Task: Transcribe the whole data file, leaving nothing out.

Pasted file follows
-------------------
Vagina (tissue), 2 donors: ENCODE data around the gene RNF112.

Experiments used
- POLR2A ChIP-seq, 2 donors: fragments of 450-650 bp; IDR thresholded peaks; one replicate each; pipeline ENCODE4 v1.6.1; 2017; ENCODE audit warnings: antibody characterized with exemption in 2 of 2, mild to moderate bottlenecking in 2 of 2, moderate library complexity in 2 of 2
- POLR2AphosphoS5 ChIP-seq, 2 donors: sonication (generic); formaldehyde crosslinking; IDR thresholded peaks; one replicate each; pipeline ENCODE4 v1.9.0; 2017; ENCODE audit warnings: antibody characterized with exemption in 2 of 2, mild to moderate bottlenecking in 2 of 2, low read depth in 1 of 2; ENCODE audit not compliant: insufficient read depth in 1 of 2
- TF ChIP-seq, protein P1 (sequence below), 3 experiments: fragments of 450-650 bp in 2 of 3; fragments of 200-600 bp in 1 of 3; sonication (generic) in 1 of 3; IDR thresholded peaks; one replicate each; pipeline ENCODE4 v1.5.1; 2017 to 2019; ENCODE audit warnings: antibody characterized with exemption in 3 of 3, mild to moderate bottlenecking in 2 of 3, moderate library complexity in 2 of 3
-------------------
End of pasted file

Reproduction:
Vagina (tissue), 2 donors: ENCODE data around the gene RNF112.

Experiments used
- POLR2A ChIP-seq, 2 donors: fragments of 450-650 bp; IDR thresholded peaks; one replicate each; pipeline ENCODE4 v1.6.1; 2017; ENCODE audit warnings: antibody characterized with exemption in 2 of 2, mild to moderate bottlenecking in 2 of 2, moderate library complexity in 2 of 2
- POLR2AphosphoS5 ChIP-seq, 2 donors: sonication (generic); formaldehyde crosslinking; IDR thresholded peaks; one replicate each; pipeline ENCODE4 v1.9.0; 2017; ENCODE audit warnings: antibody characterized with exemption in 2 of 2, mild to moderate bottlenecking in 2 of 2, low read depth in 1 of 2; ENCODE audit not compliant: insufficient read depth in 1 of 2
- TF ChIP-seq, protein P1 (sequence below), 3 experiments: fragments of 450-650 bp in 2 of 3; fragments of 200-600 bp in 1 of 3; sonication (generic) in 1 of 3; IDR thresholded peaks; one replicate each; pipeline ENCODE4 v1.5.1; 2017 to 2019; ENCODE audit warnings: antibody characterized with exemption in 3 of 3, mild to moderate bottlenecking in 2 of 3, moderate library complexity in 2 of 3